Monday, March 30, 2009

Mike MacDougal impressing White Sox coaches,0,6651533.story

The title of this story is a little misleading. The article is actually just a few small tidbit stories, instead of one story about Mike MacDougal. However, there was no way to tell this from the title.

Other than the title, the stories were pretty informative. They were short, but to the point, and gave the reader the important information that a casual reader would want.

The first small story about Mike MacDougal does a good job of explaining how MacDougal is impressing the coaches (as the headline implies) and why he is forcing the coaches into the difficult decision of whether or not he should make the team. It does a good job of mentioning the team's different options, and then gives the information for the reader to draw their own conclusions about the situation.

The second story is about the Danks brothers and them playing together in the same game for the first time since High School. However, there isn't anything to this story. Its interesting, as this isn't something that doesn't happen very often, but nothing of significance will come from this. It may be worth mentioning, but not at this point. It may have been worth a mention at the very end.

The last story is about the White Sox cutting down their rosters to 25 guys. The article doesn't mention why 25 is a significant number though, so a reader who doesn't know would not understand the importance of these decisions. It does, however, name the players that are in danger of being cut, as well as some other guys who are pretty secure in not being cut.

Overall, the story accomplishes the goals of giving the reader information in a quick and easy to read format that doesn't require much time to read. The reader can get the important info from the stories and move on. However, a reader looking for more information on some of these topics would most likely be disappointed and may have to go to another news source for what they want.


  1. This article was really easy to read, and the small bites keep your attention. If you weren't interested in MacDougal, though, you might not know that it contains some other information. Overall it was straightforward, but the last sentence was a little confusing I thought. He talks about Wise and Anderson who are outfielders and then just calls Miller and Betemit "reserves." It's unclear that they're infielders I thought, but the audience that the article is aimed at probably already knows that.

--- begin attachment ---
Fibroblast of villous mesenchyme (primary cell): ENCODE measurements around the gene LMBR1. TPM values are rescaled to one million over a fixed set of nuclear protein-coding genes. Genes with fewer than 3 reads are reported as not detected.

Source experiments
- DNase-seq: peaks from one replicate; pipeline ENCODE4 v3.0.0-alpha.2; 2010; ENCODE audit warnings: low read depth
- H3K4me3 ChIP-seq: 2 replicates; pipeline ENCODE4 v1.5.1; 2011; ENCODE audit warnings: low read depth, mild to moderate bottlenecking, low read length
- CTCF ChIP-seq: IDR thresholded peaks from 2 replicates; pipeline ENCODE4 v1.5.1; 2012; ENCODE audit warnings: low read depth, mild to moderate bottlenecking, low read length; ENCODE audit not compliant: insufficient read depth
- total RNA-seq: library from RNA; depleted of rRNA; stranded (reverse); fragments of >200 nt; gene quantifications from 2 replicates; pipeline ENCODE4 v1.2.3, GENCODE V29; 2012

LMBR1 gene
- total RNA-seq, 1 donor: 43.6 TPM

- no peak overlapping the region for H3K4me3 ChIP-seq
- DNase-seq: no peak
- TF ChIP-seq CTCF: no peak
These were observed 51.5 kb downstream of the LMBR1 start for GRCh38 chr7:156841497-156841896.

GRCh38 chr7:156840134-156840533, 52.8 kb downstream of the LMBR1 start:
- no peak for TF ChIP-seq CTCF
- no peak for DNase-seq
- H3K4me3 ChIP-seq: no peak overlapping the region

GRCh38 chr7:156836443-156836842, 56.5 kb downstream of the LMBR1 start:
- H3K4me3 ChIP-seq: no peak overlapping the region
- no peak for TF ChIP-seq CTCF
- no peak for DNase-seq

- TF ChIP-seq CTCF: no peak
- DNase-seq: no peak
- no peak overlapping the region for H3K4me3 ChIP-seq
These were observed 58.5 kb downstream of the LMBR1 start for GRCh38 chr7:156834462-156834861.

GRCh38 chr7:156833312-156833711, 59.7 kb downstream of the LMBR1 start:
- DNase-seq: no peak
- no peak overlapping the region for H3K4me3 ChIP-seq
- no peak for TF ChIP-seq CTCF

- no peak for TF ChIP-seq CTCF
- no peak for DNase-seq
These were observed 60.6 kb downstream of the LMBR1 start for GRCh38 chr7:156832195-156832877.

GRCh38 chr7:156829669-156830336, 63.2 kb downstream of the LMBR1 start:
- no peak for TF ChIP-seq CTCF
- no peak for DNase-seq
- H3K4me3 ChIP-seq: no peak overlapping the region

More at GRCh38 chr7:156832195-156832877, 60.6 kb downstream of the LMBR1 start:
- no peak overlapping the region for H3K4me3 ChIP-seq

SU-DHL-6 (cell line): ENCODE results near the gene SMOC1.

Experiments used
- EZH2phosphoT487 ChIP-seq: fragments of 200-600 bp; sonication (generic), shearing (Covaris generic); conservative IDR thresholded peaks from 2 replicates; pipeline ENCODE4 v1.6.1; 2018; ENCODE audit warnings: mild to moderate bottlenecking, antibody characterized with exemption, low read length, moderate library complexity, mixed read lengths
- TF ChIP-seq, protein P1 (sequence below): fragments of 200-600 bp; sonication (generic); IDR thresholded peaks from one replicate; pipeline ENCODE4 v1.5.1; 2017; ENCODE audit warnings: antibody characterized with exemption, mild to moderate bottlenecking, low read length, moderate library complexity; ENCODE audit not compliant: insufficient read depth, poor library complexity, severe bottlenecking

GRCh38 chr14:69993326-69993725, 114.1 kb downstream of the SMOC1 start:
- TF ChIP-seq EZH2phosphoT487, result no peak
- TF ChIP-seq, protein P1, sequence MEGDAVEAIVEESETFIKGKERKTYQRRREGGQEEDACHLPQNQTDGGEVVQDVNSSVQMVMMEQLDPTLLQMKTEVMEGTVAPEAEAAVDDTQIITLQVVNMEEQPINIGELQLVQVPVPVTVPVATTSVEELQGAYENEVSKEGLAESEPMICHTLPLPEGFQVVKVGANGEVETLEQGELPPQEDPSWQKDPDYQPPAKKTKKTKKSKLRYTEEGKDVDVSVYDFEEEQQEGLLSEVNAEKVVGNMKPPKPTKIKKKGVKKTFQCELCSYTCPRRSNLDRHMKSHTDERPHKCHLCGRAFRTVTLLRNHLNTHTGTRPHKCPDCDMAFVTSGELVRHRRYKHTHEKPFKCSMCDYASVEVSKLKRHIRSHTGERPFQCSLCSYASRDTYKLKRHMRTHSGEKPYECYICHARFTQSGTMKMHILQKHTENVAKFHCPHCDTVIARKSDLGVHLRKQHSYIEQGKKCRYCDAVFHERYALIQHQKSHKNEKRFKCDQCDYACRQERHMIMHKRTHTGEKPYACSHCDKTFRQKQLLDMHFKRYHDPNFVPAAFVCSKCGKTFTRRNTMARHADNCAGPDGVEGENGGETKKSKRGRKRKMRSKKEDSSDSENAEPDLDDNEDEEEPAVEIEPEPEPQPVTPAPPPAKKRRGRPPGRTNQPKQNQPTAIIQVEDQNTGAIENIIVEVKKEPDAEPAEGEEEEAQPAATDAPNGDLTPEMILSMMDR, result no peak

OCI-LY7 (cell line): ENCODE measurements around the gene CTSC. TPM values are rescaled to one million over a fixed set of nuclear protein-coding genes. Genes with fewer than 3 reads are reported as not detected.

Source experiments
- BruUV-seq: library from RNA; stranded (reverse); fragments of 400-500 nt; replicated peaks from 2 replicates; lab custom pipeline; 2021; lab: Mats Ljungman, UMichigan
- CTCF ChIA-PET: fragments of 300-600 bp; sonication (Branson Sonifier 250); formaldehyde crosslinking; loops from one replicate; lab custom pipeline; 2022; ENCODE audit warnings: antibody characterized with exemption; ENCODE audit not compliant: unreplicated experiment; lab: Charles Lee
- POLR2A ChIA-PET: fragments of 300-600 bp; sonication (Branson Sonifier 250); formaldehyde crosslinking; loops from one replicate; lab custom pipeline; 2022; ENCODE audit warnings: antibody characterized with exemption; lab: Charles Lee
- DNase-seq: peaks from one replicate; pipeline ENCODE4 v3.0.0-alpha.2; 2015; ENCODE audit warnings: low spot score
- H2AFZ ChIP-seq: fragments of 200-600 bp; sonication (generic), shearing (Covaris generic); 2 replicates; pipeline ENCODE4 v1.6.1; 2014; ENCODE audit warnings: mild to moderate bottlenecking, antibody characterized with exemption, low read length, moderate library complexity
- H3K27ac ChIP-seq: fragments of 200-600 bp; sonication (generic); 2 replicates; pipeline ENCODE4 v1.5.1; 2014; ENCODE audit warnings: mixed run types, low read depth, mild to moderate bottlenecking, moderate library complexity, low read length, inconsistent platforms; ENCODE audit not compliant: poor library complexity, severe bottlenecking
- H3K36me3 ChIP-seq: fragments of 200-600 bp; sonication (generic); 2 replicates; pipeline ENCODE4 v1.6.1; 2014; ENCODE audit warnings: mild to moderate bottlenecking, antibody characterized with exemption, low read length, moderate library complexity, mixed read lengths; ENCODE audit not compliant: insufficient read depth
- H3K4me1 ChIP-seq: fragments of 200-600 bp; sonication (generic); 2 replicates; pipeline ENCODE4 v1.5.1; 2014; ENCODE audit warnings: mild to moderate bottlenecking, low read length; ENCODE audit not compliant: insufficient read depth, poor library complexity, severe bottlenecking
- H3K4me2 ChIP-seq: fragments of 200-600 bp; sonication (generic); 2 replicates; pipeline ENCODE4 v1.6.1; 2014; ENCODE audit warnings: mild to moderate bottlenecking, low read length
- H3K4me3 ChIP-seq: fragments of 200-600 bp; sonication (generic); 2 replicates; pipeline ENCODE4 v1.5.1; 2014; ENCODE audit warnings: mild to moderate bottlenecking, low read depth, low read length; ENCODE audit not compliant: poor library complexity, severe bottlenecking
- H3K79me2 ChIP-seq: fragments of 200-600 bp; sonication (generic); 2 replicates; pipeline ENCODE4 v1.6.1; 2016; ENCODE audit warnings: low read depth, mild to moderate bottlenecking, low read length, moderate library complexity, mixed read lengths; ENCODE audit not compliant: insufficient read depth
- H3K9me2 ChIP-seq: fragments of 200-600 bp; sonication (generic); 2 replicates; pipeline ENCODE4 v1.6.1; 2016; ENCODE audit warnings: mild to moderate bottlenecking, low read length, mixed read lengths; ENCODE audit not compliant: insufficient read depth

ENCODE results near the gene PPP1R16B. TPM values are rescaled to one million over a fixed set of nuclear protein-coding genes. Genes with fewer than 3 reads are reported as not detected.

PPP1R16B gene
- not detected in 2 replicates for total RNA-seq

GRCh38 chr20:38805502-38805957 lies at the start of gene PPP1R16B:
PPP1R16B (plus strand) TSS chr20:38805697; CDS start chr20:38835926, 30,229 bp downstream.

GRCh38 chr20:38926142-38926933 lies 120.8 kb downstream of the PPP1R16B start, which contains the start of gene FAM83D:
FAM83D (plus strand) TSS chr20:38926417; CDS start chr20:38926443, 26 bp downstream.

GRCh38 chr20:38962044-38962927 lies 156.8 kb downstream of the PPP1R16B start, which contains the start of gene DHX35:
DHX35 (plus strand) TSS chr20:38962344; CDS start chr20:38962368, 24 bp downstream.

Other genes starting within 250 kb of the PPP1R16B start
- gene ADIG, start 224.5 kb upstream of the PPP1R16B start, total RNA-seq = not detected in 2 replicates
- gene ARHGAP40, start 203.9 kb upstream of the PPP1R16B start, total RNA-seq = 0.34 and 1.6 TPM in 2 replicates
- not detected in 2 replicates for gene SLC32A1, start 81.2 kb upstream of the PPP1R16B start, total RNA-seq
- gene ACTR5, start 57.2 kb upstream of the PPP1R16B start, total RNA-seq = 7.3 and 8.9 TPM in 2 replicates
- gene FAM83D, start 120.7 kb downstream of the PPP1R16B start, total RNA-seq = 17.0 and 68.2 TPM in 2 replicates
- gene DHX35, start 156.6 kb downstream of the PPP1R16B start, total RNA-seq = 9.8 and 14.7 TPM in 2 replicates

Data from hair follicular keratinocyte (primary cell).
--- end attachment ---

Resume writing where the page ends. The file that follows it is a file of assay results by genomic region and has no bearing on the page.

2. I agree with the easy-to-read comment. I like that not too much time is spent on any topic.

    As far as the title goes, I think that it happens that way a lot in sports writing. I noticed in the local paper at home that the title could relate to a very specific event in sports but the article included a round-up of everything that happened in that particular sport the previous day. So is it a given that there will be more to the article? Or should newspapers make it more clear that more information is being covered? I guess the true sports enthusiasts know that there's more to be found in that article and will probably read it anyway. It's an interesting observation you've made, though.

  3. I think you guys pointed out something that I have definitely noticed in reading these articles: that a lot of them would be really confusing to someone who wasn't familiar with sports. A lot of these articles either don't explain things very well or use jargon. I guess they are assuming that the reader is familiar with sports, and thats why they are reading the article, but it seems like they might be able to gain some more readers if they were willing to explain things a little better and make it easier to understand for someone who might not be familiar with what is going on.

  4. Other than maybe the earned run average, I still think the outside observer would be able to follow along. I'm not a sports fan, and I think I understood everything in that article.